New Jersey Appellate Division Affirms No Sidewalk Liability for Religious Organization Not Engaged in Commercial Activity

In a recent decision, the New Jersey Appellate Division affirmed a Trial Court decision granting summary judgment in favor of a church that had been sued by a pedestrian-plaintiff.  The Appellate Division, in Rockhill v. Grace Orthodox Presbyt. Church, 2016 N.J. Super. Unpub. LEXIS 683 (Super Ct App Div Mar. 30, 2016, No. A-1697-14T3), held that defendant Grace Orthodox Presbyterian Church (“GOPC”) was not a commercial user of its property, and, therefore, was entitled to dismissal of plaintiff’s complaint, as a matter of law.
In Rockhill, plaintiff slipped and fell on a sidewalk adjacent to GOPC’s property, sustaining personal injuries.  She alleged that GOPC’s negligent maintenance of the sidewalk was a direct and proximate cause of her injuries. 
In analyzing GOPC’s liability, the Appellate Division first explained that only commercial property owners are liable for injuries on the sidewalks abutting their property that are caused by their negligent failure to maintain the sidewalks in a reasonably good condition. See Stewart v. 104 Wallace St., Inc., 87 N.J. 146 (1981).  By contrast, New Jersey Courts have held that residential property owners are not liable for sidewalk injuries.  See Luchejko v. City of Hoboken 207 N.J. 191 (2011). 
As to the issue of whether a nonprofit religious organization’s use of its property is properly deemed commercial or residential, the Court in Dupree v. City of Clifton, 351 N.J. Super. 237 (App. Div. 2002) held that “if the use is exclusively religious, e.g. if the organization uses the property solely as a parish or rectory, then the organization will not be considered a commercial landowner, and, liability will not be imposed.“ However, “[i]f the organization’s use of the property is partially or completely commercial…liability attaches despite the nonprofit status of the owners.”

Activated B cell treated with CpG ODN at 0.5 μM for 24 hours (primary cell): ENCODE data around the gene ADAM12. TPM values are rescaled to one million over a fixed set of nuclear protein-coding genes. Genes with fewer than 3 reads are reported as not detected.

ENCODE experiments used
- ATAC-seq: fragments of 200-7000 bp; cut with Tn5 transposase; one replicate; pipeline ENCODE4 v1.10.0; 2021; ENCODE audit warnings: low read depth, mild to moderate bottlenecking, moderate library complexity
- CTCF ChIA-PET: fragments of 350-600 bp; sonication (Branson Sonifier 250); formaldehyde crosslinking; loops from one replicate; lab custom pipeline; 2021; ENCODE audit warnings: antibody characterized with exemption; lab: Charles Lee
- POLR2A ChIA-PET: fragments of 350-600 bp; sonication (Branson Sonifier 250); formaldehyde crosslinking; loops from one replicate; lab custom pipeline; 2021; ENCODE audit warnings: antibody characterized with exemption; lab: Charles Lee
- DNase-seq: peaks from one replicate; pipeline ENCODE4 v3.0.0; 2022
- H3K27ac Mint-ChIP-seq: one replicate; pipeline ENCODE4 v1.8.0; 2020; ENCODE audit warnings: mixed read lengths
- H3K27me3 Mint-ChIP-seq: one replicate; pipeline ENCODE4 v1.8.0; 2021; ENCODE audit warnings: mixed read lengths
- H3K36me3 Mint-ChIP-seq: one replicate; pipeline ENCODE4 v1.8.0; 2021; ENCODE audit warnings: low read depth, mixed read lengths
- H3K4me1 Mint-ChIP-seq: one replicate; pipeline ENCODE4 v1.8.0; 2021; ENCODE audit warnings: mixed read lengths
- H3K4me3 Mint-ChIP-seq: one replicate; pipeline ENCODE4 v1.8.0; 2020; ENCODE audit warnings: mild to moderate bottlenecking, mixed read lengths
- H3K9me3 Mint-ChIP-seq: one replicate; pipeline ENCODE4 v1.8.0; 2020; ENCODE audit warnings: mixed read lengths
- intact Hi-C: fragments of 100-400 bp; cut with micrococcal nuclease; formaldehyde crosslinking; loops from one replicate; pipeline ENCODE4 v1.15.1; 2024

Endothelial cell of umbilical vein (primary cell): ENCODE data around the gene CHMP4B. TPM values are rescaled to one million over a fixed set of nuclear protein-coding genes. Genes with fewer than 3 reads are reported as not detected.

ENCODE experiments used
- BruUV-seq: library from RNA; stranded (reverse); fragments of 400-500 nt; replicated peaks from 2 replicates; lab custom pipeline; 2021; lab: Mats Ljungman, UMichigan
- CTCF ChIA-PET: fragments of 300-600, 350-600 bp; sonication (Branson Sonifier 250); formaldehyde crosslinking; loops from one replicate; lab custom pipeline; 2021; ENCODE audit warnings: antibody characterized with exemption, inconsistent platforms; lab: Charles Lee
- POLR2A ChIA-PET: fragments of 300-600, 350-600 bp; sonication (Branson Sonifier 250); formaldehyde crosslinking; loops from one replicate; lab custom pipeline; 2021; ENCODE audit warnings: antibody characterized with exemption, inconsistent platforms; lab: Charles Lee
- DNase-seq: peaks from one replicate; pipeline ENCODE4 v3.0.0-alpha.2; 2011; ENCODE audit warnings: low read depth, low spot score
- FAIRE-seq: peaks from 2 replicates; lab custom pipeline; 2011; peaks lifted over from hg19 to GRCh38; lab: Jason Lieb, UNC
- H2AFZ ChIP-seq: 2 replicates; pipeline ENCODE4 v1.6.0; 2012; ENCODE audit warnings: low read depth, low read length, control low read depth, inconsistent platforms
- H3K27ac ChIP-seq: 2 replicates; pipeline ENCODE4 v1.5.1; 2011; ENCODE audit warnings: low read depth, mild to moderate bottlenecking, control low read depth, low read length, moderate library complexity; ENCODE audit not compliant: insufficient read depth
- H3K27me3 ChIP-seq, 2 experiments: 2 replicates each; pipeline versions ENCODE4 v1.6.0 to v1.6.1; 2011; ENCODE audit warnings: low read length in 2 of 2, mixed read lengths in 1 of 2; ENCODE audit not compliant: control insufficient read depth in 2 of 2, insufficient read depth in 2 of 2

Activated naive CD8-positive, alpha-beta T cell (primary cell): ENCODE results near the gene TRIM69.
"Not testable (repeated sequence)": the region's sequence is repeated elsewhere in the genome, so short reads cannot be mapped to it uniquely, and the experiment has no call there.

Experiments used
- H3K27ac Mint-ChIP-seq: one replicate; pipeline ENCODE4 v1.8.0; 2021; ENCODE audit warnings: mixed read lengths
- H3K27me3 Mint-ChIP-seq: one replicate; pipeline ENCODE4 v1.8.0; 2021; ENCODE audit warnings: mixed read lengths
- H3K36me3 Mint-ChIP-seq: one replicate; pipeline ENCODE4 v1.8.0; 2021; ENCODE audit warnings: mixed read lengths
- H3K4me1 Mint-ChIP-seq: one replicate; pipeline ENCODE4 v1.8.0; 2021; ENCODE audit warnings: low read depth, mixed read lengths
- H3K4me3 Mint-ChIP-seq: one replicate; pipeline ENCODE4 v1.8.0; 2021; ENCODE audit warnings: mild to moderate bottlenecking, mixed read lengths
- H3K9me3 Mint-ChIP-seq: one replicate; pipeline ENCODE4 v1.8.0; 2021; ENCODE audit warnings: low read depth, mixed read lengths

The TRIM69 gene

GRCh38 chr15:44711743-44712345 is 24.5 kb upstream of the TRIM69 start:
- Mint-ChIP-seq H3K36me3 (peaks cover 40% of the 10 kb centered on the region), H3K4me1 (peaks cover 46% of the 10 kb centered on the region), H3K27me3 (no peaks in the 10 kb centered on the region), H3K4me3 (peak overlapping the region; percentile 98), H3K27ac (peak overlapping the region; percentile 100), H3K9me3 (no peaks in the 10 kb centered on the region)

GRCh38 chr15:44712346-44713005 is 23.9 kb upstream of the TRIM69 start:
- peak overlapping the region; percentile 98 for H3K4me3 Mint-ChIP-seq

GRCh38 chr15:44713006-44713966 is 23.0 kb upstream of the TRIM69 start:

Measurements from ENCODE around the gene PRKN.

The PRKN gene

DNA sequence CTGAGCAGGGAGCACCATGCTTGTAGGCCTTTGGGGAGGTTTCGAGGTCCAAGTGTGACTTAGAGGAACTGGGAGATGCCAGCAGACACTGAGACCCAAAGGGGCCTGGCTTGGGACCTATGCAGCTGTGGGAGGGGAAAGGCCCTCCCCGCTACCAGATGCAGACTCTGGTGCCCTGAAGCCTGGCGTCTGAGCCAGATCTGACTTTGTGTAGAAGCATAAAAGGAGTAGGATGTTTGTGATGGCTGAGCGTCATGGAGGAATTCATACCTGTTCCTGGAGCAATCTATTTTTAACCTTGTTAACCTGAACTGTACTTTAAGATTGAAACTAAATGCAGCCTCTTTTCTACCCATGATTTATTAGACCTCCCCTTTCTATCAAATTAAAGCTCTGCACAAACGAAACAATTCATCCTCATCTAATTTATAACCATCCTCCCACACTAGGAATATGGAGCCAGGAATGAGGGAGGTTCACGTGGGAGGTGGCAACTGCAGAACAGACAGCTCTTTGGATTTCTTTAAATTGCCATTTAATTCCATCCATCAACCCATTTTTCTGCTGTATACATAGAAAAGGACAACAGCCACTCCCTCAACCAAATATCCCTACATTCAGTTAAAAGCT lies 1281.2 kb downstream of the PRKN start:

In the instant case, discovery revealed that at all times prior to the date of loss, and for the approximately one-year period following the incident, GOPC used its property exclusively for the religious activities of its parish and for no commercial purposes. SeeRockhill, supra.  Though GOPC did, subsequently, use its property for commercial purposes (renting the basement of the property to a youth group), the Appellate Division was not persuaded that liability should attach, and deemed that only the GOPC’s use of the premises on the date of the accident was relevant.
Importantly, the Appellate Division emphasized that the policy behind the Court’s ruling in Luchejko, supra, distinguishing residential and commercial users of property, influenced its decision in this case. In Luchejko, the Court held that the purpose of the distinction is to provide guidance and predictability for property owners.  For example, it allows commercial owners to know that clearing their abutting sidewalks is a cost of doing business, and it allows residential owners to safely rely on the fact that they will not be liable unless they create of exacerbate a dangerous sidewalk condition. SeeLuchejko, supra.

Likewise, in Rockhill, the Appellate Division ruled that to hold GOPC liable would deprive the defendant of its justifiable reliance upon its status as a residential owner, and, therefore it affirmed the Trial Court's ruling granting summary judgment and dismissing plaintiff’s complaint.